Lawmakers late last year began with a Senate plan to raise all of the needed road money through fuel tax increases and a more-modest House plan to raise a little less than half the $1.2 billion through state budget maneuvers instead of higher taxes.
In negotiations that lasted through the final night of the two-year legislative session in December, they agreed to the current proposal, which would end the sales tax on fuel and switch to a higher wholesale fuel tax for the $1.2 billion in road money. It asks voters to raise the state sales tax from 6 percent to 7 percent so schools and local governments don't lose money in the deal.
But to rustle up the votes for approval, Snyder and GOP legislative leaders were forced to agree to Democratic demands for the more money for education, local governments and the state Earned Income Tax Credit.
Amber McCann, spokeswoman for Senate Majority Leader Arlan Meekhof, R-West Olive, rejected Yob's characterization of the proposed office move. She said the proposal began at least a year ago — long before the roads plan came together — under prior Senate Majority Leader Randy Richardville.
Meekhof, who took over as majority leader at the start of the year, has been re-evaluating the plan but said Tuesday he sees value in it and released details of competing office space bids that he said indicate the current proposal is a good deal for the Senate.
"I've met with the Secretary of the Senate and the Senate Business Office, and I believe the choice to move to new office space in Capitol View has merit," Meekhof said in a statement. "Increased security and improved technology and accessibility are worthy considerations as is the opportunity to save the state money."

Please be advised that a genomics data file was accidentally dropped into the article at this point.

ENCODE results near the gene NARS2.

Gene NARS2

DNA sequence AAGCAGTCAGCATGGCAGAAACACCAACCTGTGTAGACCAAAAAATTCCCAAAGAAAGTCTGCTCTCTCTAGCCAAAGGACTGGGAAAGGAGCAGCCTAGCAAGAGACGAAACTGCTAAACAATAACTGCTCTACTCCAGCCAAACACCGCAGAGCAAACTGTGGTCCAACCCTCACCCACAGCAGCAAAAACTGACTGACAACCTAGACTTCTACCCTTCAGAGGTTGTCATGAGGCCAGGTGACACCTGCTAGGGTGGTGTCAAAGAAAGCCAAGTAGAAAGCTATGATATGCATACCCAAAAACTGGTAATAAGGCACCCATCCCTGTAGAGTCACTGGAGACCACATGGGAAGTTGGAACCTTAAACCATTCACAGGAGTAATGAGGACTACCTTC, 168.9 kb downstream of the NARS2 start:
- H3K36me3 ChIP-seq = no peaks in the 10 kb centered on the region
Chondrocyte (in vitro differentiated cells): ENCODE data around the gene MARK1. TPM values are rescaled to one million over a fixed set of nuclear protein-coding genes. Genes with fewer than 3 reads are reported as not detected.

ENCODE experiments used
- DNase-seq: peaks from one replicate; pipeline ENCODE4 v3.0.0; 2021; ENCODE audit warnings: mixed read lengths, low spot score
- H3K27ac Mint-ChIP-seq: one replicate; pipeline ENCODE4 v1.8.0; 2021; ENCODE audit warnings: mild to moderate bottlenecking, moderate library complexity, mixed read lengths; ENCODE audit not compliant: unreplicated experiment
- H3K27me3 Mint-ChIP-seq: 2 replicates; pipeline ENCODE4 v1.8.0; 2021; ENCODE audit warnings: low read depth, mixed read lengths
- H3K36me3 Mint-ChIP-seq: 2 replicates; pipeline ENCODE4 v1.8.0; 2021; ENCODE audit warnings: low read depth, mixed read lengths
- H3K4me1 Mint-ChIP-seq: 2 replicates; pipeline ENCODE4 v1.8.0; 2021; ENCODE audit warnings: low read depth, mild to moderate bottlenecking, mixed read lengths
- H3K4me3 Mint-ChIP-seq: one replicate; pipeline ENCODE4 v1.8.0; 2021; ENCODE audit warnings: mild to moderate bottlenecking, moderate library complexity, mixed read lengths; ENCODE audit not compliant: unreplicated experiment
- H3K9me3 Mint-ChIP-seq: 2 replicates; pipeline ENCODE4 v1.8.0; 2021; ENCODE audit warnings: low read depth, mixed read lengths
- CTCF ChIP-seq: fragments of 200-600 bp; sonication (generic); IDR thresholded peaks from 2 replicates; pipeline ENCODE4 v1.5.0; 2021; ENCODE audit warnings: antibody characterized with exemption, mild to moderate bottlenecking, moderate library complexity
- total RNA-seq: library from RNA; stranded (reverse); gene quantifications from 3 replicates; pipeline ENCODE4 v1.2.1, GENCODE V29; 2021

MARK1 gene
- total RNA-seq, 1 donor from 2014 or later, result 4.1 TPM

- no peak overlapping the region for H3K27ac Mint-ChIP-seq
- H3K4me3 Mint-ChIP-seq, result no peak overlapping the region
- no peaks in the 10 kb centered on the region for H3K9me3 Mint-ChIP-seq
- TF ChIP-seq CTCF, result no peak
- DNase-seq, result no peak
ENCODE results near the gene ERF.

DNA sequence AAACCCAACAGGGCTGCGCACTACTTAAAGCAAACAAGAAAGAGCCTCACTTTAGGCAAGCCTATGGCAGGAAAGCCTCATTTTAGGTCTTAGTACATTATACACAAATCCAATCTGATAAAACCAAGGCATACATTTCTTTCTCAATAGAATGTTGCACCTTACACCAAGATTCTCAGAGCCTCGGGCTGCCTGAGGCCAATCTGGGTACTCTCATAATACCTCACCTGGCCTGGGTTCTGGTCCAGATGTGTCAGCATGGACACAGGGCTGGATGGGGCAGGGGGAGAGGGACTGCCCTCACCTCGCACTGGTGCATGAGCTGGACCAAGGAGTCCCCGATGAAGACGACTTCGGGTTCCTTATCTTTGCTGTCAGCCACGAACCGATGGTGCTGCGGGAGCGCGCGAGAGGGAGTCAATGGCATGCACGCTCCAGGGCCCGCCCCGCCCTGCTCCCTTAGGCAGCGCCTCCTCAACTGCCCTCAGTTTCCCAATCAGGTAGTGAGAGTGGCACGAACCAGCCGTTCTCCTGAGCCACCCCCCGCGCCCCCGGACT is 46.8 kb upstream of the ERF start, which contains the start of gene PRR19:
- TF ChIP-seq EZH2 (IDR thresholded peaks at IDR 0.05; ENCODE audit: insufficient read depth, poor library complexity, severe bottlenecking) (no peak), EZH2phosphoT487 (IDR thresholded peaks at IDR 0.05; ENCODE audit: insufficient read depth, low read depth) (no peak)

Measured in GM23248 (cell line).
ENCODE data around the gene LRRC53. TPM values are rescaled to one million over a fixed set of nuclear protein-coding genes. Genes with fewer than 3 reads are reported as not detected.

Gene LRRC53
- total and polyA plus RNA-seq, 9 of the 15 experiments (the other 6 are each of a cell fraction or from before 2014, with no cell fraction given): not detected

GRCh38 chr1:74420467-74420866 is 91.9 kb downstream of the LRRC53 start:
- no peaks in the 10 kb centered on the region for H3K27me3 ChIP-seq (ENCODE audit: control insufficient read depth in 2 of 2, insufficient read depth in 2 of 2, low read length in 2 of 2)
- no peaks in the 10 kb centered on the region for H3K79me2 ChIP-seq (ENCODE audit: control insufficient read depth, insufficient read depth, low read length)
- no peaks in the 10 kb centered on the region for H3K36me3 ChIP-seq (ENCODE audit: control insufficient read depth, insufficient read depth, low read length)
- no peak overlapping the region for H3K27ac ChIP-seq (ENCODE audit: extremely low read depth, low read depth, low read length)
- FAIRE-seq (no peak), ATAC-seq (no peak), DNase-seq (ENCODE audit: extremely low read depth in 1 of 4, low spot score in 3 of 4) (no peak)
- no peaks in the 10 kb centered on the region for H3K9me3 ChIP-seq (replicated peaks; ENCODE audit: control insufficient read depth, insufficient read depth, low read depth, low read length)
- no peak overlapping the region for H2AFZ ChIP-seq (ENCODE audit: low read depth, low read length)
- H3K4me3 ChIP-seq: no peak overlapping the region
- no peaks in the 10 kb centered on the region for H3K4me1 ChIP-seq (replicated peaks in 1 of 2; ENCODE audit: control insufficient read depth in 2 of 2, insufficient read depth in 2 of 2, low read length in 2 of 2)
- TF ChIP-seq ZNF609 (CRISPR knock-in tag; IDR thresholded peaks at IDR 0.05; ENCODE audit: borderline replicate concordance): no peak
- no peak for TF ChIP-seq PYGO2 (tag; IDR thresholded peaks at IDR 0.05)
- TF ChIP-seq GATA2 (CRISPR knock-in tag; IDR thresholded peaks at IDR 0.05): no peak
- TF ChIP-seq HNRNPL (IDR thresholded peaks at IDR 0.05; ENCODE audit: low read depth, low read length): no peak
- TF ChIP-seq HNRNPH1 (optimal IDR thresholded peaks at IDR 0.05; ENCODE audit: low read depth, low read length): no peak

Building move to save cash
The effort was designed to determine if remodeling and improved security measures needed at the Farnum Building would be more or less costly than simply leasing or buying space in another structure near the Capitol. Initial estimates said repairs and updates at the Farnum, which the Senate offices have occupied since 1978, would cost at least $25 million.
Following a bid process, McCann said, it was determined that the least expensive space per square foot would be in the nearby Capitol View building, where members' offices would occupy the basement and first seven floors.
The Michigan Strategic Fund board has authorized a bond sale of up to $70 million to finance the plan, she said, but there's no final decision at this point. Lawmakers still would have to pass legislation to permit the move.
McCann said the Senate office move would be part of a series of state building shuffles by the Snyder administration and lawmakers that should benefit taxpayers.
The shuffles include a planned move of state health department offices from the Capitol View building to the current Michigan State Police headquarters in downtown Lansing. The State Police headquarters would move to a state-owned office campus in southwest Lansing.
"The State of Michigan ends up saving millions of dollars as part of the transition taking place," McCann said. "And we would get to occupy a new space without having to go through the upgrading needed at the Farnum Building."